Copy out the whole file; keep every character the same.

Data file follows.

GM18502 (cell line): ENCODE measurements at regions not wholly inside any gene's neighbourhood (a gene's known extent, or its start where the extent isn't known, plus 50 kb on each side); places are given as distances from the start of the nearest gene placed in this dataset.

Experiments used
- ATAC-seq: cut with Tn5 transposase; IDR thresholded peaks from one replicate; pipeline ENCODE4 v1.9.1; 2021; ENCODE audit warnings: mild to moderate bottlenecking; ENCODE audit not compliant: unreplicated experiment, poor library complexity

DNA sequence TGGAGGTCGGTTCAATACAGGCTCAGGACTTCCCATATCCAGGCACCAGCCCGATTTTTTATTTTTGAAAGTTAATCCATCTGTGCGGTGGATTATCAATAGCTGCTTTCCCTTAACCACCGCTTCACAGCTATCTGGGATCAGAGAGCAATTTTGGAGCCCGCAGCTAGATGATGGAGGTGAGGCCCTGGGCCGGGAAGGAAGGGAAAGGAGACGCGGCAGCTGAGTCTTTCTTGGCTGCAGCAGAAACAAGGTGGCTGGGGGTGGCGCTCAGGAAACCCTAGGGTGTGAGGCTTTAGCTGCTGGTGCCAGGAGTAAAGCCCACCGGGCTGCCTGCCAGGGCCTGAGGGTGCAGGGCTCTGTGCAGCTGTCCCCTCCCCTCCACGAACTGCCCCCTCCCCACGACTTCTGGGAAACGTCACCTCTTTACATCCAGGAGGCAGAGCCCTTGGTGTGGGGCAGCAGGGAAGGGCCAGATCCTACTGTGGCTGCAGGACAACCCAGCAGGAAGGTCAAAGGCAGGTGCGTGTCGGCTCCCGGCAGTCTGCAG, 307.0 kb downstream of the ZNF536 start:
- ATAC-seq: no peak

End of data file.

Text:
GM18502 (cell line): ENCODE measurements at regions not wholly inside any gene's neighbourhood (a gene's known extent, or its start where the extent isn't known, plus 50 kb on each side); places are given as distances from the start of the nearest gene placed in this dataset.

Experiments used
- ATAC-seq: cut with Tn5 transposase; IDR thresholded peaks from one replicate; pipeline ENCODE4 v1.9.1; 2021; ENCODE audit warnings: mild to moderate bottlenecking; ENCODE audit not compliant: unreplicated experiment, poor library complexity

DNA sequence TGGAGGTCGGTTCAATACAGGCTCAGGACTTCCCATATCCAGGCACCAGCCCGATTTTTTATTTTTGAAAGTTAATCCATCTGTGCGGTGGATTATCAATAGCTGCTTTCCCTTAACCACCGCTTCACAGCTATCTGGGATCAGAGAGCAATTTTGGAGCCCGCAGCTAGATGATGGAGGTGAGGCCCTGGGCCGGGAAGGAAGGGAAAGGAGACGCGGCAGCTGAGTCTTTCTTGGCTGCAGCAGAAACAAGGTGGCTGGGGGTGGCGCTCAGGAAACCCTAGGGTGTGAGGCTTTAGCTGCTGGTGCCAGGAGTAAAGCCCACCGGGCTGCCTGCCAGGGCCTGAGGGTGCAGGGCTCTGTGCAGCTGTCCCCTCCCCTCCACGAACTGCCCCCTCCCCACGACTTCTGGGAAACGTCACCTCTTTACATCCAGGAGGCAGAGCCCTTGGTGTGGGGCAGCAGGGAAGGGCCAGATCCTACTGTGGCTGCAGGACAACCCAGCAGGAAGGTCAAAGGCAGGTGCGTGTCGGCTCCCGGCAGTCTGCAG, 307.0 kb downstream of the ZNF536 start:
- ATAC-seq: no peak